Galloway became particularly vulnerable to such deviations when, as Britain’s most radical MP, he was brutally beaten by a Zionist in 2014, and betrayed by every member of the House of Commons bar one (including the Labour left) who failed to publicly condemn this fascist attack. He appeared to become partially disillusioned with the left after that. But this is not a mere personal foible. There are other examples.

Similar such contradictory phenomena are so-called ’MAGA-Communism’ in the United States (would be communists who support, or at least are in the political orbit of, Donald Trump). Or the left-wing politics (over Ukraine and Gaza) of Sahra Wagenknecht – very courageous in today’s Germany, and yet similar chauvinism to Galloway – her chauvinistic politics over migration. Wagenknecht has formed her own party over this, and appears to have the same mixture of courageous anti-imperialism and chauvinism as Galloway. This has partly come about as the Ukraine war has been seen particularly as a project of the ‘globalising’ faction of the bourgeoisie, with their populist opponents (Trump, Farage, the AfD, being seen to be more dubious about it).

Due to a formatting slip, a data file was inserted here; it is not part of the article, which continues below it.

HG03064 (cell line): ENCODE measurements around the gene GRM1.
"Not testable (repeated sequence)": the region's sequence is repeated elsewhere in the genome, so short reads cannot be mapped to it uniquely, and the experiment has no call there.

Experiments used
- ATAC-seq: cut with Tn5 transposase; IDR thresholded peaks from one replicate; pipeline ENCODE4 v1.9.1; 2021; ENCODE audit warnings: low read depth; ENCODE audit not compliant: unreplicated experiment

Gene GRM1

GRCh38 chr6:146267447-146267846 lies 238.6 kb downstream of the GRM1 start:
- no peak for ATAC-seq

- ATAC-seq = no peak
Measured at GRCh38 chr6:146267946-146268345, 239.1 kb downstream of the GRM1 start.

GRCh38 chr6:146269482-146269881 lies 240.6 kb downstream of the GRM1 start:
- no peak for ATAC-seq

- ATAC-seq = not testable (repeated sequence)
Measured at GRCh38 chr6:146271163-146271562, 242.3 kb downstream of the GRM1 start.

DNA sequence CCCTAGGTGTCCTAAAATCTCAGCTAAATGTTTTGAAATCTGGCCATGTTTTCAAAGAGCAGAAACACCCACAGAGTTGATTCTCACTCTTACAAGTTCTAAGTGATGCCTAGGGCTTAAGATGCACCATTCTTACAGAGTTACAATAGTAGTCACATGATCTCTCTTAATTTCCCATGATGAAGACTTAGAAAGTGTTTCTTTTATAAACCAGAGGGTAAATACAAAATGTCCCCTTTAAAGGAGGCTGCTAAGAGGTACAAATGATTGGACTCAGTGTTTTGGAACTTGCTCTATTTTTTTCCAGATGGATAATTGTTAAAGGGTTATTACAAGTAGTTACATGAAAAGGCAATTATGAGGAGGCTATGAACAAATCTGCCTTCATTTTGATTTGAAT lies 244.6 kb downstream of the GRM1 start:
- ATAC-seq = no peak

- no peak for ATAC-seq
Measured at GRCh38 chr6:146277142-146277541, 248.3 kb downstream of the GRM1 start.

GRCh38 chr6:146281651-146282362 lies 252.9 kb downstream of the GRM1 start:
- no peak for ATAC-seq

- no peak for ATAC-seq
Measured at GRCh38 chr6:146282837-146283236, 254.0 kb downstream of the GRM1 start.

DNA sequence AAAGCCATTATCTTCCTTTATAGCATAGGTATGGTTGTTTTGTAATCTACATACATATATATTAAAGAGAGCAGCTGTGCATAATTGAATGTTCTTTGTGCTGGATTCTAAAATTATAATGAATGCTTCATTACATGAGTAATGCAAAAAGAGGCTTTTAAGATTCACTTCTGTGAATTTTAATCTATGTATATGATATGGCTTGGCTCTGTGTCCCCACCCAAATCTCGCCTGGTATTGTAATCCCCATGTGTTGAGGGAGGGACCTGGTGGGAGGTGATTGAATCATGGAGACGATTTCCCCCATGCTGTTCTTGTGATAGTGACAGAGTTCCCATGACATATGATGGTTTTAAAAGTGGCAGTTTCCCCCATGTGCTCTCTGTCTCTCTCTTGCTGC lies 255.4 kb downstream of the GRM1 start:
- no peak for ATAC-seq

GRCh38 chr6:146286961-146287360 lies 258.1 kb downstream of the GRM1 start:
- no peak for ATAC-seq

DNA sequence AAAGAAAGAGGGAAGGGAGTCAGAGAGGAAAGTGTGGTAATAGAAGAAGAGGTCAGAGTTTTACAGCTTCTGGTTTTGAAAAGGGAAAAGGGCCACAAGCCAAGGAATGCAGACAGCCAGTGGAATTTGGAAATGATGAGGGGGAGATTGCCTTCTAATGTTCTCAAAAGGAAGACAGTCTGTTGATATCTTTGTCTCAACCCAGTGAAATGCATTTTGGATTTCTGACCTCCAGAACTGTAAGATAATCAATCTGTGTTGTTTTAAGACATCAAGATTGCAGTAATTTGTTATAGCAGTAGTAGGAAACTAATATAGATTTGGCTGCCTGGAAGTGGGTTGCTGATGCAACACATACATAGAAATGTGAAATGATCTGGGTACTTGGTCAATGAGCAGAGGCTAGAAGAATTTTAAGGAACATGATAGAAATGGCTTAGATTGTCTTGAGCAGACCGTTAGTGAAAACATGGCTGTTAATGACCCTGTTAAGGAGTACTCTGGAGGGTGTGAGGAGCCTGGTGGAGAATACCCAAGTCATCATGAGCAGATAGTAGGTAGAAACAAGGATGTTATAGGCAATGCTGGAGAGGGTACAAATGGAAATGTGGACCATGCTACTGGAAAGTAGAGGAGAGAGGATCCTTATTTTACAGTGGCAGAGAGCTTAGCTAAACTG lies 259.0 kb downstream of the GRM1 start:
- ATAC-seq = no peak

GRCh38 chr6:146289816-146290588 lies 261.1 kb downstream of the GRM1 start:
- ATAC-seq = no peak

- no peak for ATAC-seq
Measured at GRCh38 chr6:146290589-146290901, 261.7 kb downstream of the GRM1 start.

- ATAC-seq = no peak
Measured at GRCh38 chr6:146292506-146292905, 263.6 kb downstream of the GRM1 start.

This needs to be properly understood by the workers movement. A key text in understanding it is a 1977 essay “On Bourgeois Class-Consciousness” the then-leading Marxist intellectual figure of the Spartacist League/US, Joseph Seymour.

I would like to see us do a public forum/discussion on that soon. It would be very useful for enhancing a Marxist understanding of populism and the roots of the current growth of the far right. And re-arming the workers movement and the left, to understand this phenomenon, to gain a sense of perspective and discover how to combat it.

For this we need to advocate a unification of the anti-neoliberal, anti-imperialist left including its sizeable ex-Labour, ex-Corbynite component. Programmatic development can only come through full debate and wide-ranging education. We need an anti-racist/anti-Zionist Socialist-Communist party with full freedom of programmatic debate. Freedom of criticism, unity in action, as in the early stages of the Russian Social-Democratic Labour Party.